An “intensitygram” from the Helioseismic and Magnetic Imager on NASA’s Solar Dynamics Observatory shows the double-barreled sunspot active region 1416.
As solar activity builds toward an expected peak in 2013, a double-barreled sunspot has been doubling in size over the past couple of days and now has the potential to shoot significant eruptions in our direction. (video)
It’s not certain that active region 1416 will erupt with coronal mass ejections as violent as the blasts that were thrown off by the sun late last month. But it has developed a mixed “beta-gamma” magnetic field that packs enough energy to throw off medium-scale solar flares, SpaceWeather.com reports.
“Any such eruptions this weekend would be Earth-directed as the sunspot turns to face our planet,” SpaceWeather’s Tony Phillips wrote.
Medium-size M-class flares are generally associated with the kinds of solar storms that produce enhanced auroral lights, but not huge inconveniences on Earth. It’s the X-class flares you really have to watch out for: That level of solar storming could affect radio communications as well as satellites and electrical grids if the operators of those systems aren’t careful.
NASA and the National Oceanic and Atmospheric Administration have a wide array of space assets monitoring the sun, and for now all’s quiet on the solar front. NOAA’s Space Weather Prediction Center reported some problems tracking the Advanced Composition Explorer, a satellite that plays a key role in tracking solar storms, but those problems are expected to go away as ACE’s orientation with respect to the sun improves.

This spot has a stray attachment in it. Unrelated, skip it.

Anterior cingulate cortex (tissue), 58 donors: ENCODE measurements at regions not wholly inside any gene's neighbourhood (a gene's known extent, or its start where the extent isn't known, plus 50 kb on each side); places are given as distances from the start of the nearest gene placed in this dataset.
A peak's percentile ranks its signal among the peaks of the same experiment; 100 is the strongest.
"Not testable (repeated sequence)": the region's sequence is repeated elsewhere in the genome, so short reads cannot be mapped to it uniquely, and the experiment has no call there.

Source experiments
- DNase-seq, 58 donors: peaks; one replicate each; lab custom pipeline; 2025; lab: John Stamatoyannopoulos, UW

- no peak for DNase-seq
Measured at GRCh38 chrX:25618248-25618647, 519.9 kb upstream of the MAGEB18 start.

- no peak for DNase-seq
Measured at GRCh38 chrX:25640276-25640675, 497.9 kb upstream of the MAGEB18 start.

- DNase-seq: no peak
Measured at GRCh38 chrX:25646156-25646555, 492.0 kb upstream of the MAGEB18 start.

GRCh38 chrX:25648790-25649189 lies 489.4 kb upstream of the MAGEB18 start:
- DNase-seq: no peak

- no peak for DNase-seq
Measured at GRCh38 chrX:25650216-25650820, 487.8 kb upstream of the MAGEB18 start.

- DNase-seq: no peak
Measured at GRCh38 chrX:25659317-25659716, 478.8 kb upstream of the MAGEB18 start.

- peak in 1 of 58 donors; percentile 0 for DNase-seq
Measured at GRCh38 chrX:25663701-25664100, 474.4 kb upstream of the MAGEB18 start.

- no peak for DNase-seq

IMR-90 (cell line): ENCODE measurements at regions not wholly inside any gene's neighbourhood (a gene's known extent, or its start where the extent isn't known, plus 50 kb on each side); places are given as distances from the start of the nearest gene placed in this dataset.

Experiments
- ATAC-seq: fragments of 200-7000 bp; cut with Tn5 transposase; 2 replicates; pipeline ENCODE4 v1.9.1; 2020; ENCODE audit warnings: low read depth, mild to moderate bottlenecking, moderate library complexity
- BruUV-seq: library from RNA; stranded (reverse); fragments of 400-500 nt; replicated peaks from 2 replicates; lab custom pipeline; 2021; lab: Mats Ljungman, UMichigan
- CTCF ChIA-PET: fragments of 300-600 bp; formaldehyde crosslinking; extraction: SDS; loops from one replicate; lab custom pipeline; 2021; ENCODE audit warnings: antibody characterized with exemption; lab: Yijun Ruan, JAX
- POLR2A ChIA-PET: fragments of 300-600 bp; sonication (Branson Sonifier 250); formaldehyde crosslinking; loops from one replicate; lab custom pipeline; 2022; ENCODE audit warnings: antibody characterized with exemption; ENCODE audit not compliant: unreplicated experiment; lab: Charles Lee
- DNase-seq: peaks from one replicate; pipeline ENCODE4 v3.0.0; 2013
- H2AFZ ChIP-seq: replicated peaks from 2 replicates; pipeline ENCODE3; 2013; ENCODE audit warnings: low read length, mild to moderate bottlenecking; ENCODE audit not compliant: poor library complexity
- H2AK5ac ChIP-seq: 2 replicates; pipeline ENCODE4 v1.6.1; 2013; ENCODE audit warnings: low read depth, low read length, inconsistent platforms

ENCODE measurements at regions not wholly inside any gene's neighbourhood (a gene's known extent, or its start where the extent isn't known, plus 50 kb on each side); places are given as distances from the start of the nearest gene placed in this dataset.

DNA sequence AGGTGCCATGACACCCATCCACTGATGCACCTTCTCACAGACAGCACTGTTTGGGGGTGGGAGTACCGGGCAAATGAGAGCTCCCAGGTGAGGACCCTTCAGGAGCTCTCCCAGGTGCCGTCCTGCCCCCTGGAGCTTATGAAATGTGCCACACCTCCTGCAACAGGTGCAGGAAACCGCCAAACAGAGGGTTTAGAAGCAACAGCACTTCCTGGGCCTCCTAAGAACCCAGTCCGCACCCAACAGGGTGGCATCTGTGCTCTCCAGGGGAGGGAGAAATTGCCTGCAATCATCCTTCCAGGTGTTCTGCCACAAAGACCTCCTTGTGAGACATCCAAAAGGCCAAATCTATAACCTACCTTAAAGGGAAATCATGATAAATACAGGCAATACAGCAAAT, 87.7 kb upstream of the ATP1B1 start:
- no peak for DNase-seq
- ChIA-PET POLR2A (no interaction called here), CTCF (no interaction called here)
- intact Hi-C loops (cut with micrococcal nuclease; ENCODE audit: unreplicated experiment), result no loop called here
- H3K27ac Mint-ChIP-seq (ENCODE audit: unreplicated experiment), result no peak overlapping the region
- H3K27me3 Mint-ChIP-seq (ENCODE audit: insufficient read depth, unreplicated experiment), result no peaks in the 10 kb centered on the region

The prediction center’s Facebook page reports that on Friday, the sun threw off a slow-moving coronal mass ejection, or CME — in the shape of a heart, no less. “A preliminary model run predicts this CME will arrive, appropriately enough, on Valentine’s Day,” NOAA reports. So if you’re out with your Valentine that night, particularly in Scandinavia or Canada, watch the skies. Even if the earth doesn’t move, the aurora might glow.
Meanwhile, the sunspot region that caused all the auroral fireworks last month, known as AR1402, has moved around the far side of the sun. Solar scientists will be interested to see how that region has changed when it comes back into view. We’re still a year out from the anticipated peak in the sun’s 11-year activity cycle, so there’ll be lots of sun-watching ahead. The best ways to keep track on a daily basis is to check in with NOAA’s space weather center and SpaceWeather.com.
Update: Speak of the devil … SolarHam.com reports that AR1402 has indeed made its reappearance on the edge of the sun’s disk and was observed firing off C-class solar flares.